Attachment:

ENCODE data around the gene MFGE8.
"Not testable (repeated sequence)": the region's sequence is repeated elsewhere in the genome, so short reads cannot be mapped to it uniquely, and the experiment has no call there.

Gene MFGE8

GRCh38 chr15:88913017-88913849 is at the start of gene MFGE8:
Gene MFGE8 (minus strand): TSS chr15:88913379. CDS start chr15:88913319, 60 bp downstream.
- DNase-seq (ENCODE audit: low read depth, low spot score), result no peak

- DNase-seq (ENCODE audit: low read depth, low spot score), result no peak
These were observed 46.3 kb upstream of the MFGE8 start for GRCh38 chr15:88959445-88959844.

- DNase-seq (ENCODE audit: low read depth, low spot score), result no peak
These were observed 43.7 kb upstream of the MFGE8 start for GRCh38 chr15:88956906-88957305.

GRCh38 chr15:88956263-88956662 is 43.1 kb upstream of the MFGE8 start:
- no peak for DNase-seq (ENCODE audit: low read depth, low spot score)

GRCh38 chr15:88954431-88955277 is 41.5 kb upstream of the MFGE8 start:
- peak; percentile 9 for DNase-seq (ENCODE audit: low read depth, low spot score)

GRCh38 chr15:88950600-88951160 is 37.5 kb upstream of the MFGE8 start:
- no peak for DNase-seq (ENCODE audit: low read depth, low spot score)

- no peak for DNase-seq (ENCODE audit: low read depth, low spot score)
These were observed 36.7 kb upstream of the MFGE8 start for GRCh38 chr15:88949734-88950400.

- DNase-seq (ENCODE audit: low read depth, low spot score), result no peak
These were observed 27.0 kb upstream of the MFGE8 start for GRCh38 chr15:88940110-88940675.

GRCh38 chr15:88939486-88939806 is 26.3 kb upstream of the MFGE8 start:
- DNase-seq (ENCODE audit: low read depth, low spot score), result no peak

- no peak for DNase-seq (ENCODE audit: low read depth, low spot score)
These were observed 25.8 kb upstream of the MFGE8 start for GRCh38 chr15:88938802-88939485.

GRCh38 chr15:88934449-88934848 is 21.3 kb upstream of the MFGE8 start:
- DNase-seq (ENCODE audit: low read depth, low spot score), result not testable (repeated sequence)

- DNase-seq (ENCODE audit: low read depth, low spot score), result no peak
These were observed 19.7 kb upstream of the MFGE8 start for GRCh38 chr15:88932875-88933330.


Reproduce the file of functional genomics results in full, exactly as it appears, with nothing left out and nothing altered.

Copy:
ENCODE data around the gene MFGE8.
"Not testable (repeated sequence)": the region's sequence is repeated elsewhere in the genome, so short reads cannot be mapped to it uniquely, and the experiment has no call there.

Gene MFGE8

GRCh38 chr15:88913017-88913849 is at the start of gene MFGE8:
Gene MFGE8 (minus strand): TSS chr15:88913379. CDS start chr15:88913319, 60 bp downstream.
- DNase-seq (ENCODE audit: low read depth, low spot score), result no peak

- DNase-seq (ENCODE audit: low read depth, low spot score), result no peak
These were observed 46.3 kb upstream of the MFGE8 start for GRCh38 chr15:88959445-88959844.

- DNase-seq (ENCODE audit: low read depth, low spot score), result no peak
These were observed 43.7 kb upstream of the MFGE8 start for GRCh38 chr15:88956906-88957305.

GRCh38 chr15:88956263-88956662 is 43.1 kb upstream of the MFGE8 start:
- no peak for DNase-seq (ENCODE audit: low read depth, low spot score)

GRCh38 chr15:88954431-88955277 is 41.5 kb upstream of the MFGE8 start:
- peak; percentile 9 for DNase-seq (ENCODE audit: low read depth, low spot score)

GRCh38 chr15:88950600-88951160 is 37.5 kb upstream of the MFGE8 start:
- no peak for DNase-seq (ENCODE audit: low read depth, low spot score)

- no peak for DNase-seq (ENCODE audit: low read depth, low spot score)
These were observed 36.7 kb upstream of the MFGE8 start for GRCh38 chr15:88949734-88950400.

- DNase-seq (ENCODE audit: low read depth, low spot score), result no peak
These were observed 27.0 kb upstream of the MFGE8 start for GRCh38 chr15:88940110-88940675.

GRCh38 chr15:88939486-88939806 is 26.3 kb upstream of the MFGE8 start:
- DNase-seq (ENCODE audit: low read depth, low spot score), result no peak

- no peak for DNase-seq (ENCODE audit: low read depth, low spot score)
These were observed 25.8 kb upstream of the MFGE8 start for GRCh38 chr15:88938802-88939485.

GRCh38 chr15:88934449-88934848 is 21.3 kb upstream of the MFGE8 start:
- DNase-seq (ENCODE audit: low read depth, low spot score), result not testable (repeated sequence)

- DNase-seq (ENCODE audit: low read depth, low spot score), result no peak
These were observed 19.7 kb upstream of the MFGE8 start for GRCh38 chr15:88932875-88933330.